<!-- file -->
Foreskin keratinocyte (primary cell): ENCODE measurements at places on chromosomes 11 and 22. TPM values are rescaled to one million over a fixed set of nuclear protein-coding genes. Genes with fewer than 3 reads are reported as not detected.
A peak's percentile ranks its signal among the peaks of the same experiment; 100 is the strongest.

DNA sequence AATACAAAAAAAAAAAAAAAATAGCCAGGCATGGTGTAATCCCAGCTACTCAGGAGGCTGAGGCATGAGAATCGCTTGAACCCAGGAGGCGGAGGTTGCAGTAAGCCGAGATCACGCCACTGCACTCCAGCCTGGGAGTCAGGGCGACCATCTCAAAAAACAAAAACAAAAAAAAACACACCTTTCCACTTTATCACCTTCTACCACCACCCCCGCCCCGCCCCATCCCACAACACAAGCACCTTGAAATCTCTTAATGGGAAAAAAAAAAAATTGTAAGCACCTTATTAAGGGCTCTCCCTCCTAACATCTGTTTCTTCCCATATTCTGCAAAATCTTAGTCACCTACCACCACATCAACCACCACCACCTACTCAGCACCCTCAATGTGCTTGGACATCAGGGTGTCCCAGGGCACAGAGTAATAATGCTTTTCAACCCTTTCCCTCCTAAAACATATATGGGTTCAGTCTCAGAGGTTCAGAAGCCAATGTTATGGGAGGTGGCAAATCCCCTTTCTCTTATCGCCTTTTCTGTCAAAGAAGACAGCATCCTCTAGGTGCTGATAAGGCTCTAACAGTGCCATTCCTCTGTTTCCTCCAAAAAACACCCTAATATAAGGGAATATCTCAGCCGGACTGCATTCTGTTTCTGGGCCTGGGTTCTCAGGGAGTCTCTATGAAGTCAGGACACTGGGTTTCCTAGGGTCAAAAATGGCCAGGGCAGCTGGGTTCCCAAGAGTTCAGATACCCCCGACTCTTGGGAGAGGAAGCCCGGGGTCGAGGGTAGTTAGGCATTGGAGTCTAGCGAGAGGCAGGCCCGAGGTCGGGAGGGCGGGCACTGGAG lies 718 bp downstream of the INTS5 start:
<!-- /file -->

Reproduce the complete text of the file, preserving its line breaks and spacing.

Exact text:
Foreskin keratinocyte (primary cell): ENCODE measurements at places on chromosomes 11 and 22. TPM values are rescaled to one million over a fixed set of nuclear protein-coding genes. Genes with fewer than 3 reads are reported as not detected.
A peak's percentile ranks its signal among the peaks of the same experiment; 100 is the strongest.

DNA sequence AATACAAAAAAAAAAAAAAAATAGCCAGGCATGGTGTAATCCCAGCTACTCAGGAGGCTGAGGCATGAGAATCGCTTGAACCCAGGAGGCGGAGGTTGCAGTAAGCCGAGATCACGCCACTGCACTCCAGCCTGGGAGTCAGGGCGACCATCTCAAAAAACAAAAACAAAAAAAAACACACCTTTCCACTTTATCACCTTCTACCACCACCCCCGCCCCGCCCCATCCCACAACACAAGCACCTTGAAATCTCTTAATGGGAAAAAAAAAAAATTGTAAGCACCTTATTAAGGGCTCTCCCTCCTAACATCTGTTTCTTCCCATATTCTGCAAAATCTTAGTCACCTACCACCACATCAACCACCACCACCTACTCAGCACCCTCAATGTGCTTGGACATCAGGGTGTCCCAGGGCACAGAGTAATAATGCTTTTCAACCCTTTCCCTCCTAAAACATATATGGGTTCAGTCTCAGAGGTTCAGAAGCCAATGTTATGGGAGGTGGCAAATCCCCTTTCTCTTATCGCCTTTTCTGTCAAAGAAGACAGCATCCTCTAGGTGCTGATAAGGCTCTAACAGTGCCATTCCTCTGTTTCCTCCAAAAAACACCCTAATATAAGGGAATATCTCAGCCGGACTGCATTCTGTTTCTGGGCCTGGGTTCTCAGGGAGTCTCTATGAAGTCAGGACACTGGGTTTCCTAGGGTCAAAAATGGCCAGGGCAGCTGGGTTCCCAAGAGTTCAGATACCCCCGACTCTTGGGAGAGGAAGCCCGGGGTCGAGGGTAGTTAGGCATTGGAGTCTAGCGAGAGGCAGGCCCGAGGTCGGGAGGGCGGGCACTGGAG lies 718 bp downstream of the INTS5 start: